Buying and Selling At Auction
- What is an auction legal pack?
- When should I instruct my solicitor?
- How do I view the properties?
- What should I take to auction?
- When do I need my deposit?
- Can I order a building survey on a property I am interested in?
- Can I change my mind after placing a successful bid?
- When will I be able to move in?
Selling at auction
What is an auction legal pack?
An auction legal pack is usually available to download from an auctioneer’s website prior to the auction and should be available as early as possible so that the buyer can pass it to their legal advisor. The pack contains the legal title to the property, the sale contract and any other relevant paperwork such as search results, tenancy agreements, an energy performance certificate and any guarantees available for the property. If you are interested in buying a property at auction, it is strongly advisable that you pass the auction legal pack to a legal advisor as soon as possible. They can check it over and let you have their thoughts on any potential issues or matters that need further investigation before auction. Remember, once you have bid at auction, the seller is no longer bound to answer any enquiries in relation to the sale and it may be too late to rectify any issues which could then prove costly.
What is an auction legal pack?
You should instruct a solicitor well in advance of the auction date to make sure that all issues are taken care of in due course.
How do I view the properties?
To view any properties you are interested in you should contact the auction house that is selling the property. Depending on the auction house, you will then be able to have a private or group viewing of the property: the auction house will let you know the dates available.
Buying at auction
What should I take to auction?
You will require a form of photographic identification, such as a current passport or UK photo driver’s license and proof of current address, such as a utility bill or bank statement which should be under 3 months old.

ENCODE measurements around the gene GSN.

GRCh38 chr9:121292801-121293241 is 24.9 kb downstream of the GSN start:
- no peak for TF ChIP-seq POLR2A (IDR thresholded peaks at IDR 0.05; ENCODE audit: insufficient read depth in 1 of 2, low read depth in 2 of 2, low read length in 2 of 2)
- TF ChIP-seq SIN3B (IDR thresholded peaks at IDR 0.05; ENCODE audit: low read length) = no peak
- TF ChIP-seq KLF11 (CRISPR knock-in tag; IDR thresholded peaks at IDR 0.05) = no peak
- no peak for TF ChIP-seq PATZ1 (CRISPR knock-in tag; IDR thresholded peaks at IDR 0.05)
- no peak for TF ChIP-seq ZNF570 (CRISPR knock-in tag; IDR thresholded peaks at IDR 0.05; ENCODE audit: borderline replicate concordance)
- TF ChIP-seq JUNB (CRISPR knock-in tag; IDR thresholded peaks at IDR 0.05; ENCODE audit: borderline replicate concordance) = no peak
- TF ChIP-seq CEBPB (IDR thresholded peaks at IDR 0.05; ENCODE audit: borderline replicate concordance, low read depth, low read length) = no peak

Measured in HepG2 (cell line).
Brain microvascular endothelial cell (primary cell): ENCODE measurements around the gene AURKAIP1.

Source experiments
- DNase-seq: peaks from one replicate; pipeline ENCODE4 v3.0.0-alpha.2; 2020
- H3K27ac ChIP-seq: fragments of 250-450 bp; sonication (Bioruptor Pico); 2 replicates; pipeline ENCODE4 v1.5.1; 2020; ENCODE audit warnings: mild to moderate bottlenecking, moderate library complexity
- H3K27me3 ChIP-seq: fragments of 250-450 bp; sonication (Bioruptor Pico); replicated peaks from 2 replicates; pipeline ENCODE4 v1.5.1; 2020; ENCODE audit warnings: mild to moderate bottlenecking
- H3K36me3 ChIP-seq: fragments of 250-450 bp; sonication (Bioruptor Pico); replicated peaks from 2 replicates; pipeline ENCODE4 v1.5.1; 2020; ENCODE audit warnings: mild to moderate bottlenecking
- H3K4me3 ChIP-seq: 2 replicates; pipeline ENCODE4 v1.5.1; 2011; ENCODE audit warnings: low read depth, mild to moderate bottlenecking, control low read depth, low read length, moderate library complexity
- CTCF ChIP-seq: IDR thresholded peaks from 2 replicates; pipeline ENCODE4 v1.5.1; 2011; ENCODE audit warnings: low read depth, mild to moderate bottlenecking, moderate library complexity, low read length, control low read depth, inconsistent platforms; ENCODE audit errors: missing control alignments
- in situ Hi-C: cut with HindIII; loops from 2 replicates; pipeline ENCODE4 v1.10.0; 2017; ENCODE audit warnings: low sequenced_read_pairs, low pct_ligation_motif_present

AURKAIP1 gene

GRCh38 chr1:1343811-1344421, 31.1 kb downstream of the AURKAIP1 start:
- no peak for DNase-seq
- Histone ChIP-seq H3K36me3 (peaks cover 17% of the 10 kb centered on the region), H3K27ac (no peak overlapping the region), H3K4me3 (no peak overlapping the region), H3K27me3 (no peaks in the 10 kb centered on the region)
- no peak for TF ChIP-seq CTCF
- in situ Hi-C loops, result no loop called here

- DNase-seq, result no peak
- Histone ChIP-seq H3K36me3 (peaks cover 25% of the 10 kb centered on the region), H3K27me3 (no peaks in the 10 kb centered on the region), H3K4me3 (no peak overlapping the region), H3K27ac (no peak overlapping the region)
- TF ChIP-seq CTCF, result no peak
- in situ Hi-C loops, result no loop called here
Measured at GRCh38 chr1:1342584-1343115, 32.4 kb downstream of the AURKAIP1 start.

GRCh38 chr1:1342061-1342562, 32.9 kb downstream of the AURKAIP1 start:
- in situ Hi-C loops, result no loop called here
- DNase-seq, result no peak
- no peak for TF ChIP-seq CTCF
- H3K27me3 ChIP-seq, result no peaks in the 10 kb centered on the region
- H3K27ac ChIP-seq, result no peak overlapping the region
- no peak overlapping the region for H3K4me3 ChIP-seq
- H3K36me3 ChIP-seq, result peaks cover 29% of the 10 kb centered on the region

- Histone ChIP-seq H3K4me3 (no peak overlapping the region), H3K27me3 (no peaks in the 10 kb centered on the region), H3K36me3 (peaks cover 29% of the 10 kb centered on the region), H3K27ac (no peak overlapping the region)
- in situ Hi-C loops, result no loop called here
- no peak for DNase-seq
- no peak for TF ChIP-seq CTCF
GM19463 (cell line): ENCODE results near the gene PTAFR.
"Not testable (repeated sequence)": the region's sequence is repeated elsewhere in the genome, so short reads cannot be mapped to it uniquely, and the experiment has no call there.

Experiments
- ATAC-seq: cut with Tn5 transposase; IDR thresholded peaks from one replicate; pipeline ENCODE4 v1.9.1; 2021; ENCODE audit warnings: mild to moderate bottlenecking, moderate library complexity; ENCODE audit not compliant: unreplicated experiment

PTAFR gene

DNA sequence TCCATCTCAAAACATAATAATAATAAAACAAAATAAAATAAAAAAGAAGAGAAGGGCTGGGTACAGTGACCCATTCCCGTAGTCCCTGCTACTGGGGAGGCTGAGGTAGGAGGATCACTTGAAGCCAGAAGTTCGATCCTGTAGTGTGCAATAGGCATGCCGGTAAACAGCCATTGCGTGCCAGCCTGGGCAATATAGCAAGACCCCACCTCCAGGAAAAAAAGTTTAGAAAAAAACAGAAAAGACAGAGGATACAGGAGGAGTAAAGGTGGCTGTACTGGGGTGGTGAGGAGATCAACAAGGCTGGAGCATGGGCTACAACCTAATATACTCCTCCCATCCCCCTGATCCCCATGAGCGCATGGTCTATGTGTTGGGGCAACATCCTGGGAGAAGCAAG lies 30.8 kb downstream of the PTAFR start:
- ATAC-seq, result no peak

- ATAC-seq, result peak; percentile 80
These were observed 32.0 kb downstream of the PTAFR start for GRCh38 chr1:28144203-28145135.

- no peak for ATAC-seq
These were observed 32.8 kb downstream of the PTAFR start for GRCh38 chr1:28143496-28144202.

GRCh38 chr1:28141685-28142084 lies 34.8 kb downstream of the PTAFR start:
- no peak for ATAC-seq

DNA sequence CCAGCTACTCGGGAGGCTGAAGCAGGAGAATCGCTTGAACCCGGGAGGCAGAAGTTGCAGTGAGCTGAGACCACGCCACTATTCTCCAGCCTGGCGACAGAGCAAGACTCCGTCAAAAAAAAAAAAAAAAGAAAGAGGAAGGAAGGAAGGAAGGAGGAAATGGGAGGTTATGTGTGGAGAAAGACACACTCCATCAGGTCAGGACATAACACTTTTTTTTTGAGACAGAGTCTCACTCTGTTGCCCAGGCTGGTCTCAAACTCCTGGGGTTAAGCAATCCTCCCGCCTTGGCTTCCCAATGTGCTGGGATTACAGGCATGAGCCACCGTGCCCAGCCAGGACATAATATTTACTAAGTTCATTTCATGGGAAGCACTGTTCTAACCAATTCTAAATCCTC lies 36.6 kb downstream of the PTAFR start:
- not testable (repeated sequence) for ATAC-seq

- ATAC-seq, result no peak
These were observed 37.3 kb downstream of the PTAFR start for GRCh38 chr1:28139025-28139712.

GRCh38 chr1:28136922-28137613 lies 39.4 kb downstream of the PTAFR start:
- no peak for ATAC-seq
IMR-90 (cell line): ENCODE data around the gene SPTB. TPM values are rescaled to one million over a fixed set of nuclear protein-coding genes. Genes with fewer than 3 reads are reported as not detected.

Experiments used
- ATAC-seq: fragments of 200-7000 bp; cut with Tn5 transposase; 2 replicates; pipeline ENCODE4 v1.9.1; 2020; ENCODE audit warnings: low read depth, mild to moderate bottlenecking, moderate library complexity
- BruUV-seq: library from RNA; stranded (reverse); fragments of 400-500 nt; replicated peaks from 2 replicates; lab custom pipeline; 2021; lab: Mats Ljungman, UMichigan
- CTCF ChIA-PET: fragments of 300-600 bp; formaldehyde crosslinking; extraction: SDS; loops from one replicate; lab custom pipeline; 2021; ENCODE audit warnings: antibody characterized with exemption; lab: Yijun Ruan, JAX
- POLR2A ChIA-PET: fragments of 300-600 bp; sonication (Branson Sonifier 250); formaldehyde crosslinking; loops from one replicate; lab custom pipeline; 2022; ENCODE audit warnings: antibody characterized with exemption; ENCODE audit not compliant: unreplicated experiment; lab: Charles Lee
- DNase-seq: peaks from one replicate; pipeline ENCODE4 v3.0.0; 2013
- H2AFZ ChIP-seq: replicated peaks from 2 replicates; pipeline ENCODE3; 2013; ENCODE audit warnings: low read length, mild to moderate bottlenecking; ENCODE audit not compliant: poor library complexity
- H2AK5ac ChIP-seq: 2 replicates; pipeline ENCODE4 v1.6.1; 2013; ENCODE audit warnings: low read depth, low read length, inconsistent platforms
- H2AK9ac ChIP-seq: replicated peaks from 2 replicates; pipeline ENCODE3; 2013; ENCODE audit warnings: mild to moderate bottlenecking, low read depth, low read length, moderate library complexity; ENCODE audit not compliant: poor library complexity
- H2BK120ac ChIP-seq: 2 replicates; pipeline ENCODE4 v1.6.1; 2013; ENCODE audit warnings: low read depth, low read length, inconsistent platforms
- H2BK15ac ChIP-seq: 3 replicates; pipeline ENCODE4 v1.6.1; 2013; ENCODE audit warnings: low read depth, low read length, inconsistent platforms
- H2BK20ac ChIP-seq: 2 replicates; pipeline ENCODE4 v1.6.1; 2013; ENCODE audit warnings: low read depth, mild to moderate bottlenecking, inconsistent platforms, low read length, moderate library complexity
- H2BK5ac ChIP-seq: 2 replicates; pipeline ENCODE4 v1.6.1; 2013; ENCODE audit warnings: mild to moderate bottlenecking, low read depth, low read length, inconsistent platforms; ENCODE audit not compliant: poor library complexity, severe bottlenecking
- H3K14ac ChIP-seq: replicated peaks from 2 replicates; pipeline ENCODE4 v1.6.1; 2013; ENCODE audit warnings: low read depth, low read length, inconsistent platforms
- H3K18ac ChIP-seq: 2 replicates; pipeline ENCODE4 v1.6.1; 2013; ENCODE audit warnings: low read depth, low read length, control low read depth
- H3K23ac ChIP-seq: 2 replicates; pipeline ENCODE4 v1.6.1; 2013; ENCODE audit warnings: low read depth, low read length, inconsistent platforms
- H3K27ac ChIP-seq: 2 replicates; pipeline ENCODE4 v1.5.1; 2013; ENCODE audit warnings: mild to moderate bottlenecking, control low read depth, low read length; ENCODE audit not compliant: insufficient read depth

You must take enough money for your deposit; cash and credit cards aren’t usually accepted and some auction houses also do not accept debit cards. The deposit is usually paid via cheque or bankers draft, both of which are commonly received at auction houses. You’ll also be liable for administration costs and auctioneers’ fees: it is best to check with the auction house what these will be before bidding.
When do I need my deposit?
If you buy a property at auction you will need to make sure you have a 10% deposit (of the final purchase price) ready on the day of auction, when contracts are signed. You will need to pay the remaining 90% of the purchase price on the completion date, which is usually 20 working days after the auction date. Additional fees may be payable, depending on the auction house, so you will need to check with the specific venue you are attending. Your legal advisor will check the contract pack for any costs for which you will be liable, such as search fees.
Can I order a building survey on a property I am interested in?
Absolutely yes. You will need to pay for this yourself but we highly recommend that you have a building survey carried out on any property that you are planning on bidding for so that you are fully aware of any potentially costly issues relating to the property. For more information, see our information packed guide for successful bidding at auction.
Can I change my mind after placing a successful bid?
The fall of the auctioneer’s hammer enters you into a legally binding contract to purchase the property. Failure to buy the property after this stage will result in you losing your deposit (usually 10%). You will also be liable for the auctioneer’s fees.
When will I be able to move in?
Upon payment of the deposit after the auction, it usually takes 20 working days before completion. This is when you will pay the balance of the purchase price and receive the keys for the property.